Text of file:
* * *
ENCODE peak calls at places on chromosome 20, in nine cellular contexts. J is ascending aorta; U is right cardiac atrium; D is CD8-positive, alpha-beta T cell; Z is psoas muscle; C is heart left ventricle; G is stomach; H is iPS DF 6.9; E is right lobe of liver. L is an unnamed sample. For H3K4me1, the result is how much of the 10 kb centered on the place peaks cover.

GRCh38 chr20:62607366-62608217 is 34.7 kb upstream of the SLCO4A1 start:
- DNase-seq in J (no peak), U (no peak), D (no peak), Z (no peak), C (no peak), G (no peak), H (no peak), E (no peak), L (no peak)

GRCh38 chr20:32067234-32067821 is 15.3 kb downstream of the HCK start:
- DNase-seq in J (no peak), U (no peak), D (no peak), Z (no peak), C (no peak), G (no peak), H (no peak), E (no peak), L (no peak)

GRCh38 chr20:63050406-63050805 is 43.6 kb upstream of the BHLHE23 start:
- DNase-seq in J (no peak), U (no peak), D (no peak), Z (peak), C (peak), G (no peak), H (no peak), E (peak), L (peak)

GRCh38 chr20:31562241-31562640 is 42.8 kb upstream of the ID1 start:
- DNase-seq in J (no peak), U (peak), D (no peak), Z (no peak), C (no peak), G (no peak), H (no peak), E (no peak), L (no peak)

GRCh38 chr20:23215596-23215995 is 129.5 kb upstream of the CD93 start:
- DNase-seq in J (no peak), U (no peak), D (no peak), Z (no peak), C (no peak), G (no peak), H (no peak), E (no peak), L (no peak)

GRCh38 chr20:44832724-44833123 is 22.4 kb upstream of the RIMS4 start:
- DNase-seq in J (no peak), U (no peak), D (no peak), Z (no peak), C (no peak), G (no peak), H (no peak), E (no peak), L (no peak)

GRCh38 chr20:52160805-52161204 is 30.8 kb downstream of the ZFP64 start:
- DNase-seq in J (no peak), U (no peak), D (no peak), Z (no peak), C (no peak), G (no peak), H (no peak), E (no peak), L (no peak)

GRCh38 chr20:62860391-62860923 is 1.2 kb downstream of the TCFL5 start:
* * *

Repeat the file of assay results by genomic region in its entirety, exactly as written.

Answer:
ENCODE peak calls at places on chromosome 20, in nine cellular contexts. J is ascending aorta; U is right cardiac atrium; D is CD8-positive, alpha-beta T cell; Z is psoas muscle; C is heart left ventricle; G is stomach; H is iPS DF 6.9; E is right lobe of liver. L is an unnamed sample. For H3K4me1, the result is how much of the 10 kb centered on the place peaks cover.

GRCh38 chr20:62607366-62608217 is 34.7 kb upstream of the SLCO4A1 start:
- DNase-seq in J (no peak), U (no peak), D (no peak), Z (no peak), C (no peak), G (no peak), H (no peak), E (no peak), L (no peak)

GRCh38 chr20:32067234-32067821 is 15.3 kb downstream of the HCK start:
- DNase-seq in J (no peak), U (no peak), D (no peak), Z (no peak), C (no peak), G (no peak), H (no peak), E (no peak), L (no peak)

GRCh38 chr20:63050406-63050805 is 43.6 kb upstream of the BHLHE23 start:
- DNase-seq in J (no peak), U (no peak), D (no peak), Z (peak), C (peak), G (no peak), H (no peak), E (peak), L (peak)

GRCh38 chr20:31562241-31562640 is 42.8 kb upstream of the ID1 start:
- DNase-seq in J (no peak), U (peak), D (no peak), Z (no peak), C (no peak), G (no peak), H (no peak), E (no peak), L (no peak)

GRCh38 chr20:23215596-23215995 is 129.5 kb upstream of the CD93 start:
- DNase-seq in J (no peak), U (no peak), D (no peak), Z (no peak), C (no peak), G (no peak), H (no peak), E (no peak), L (no peak)

GRCh38 chr20:44832724-44833123 is 22.4 kb upstream of the RIMS4 start:
- DNase-seq in J (no peak), U (no peak), D (no peak), Z (no peak), C (no peak), G (no peak), H (no peak), E (no peak), L (no peak)

GRCh38 chr20:52160805-52161204 is 30.8 kb downstream of the ZFP64 start:
- DNase-seq in J (no peak), U (no peak), D (no peak), Z (no peak), C (no peak), G (no peak), H (no peak), E (no peak), L (no peak)

GRCh38 chr20:62860391-62860923 is 1.2 kb downstream of the TCFL5 start: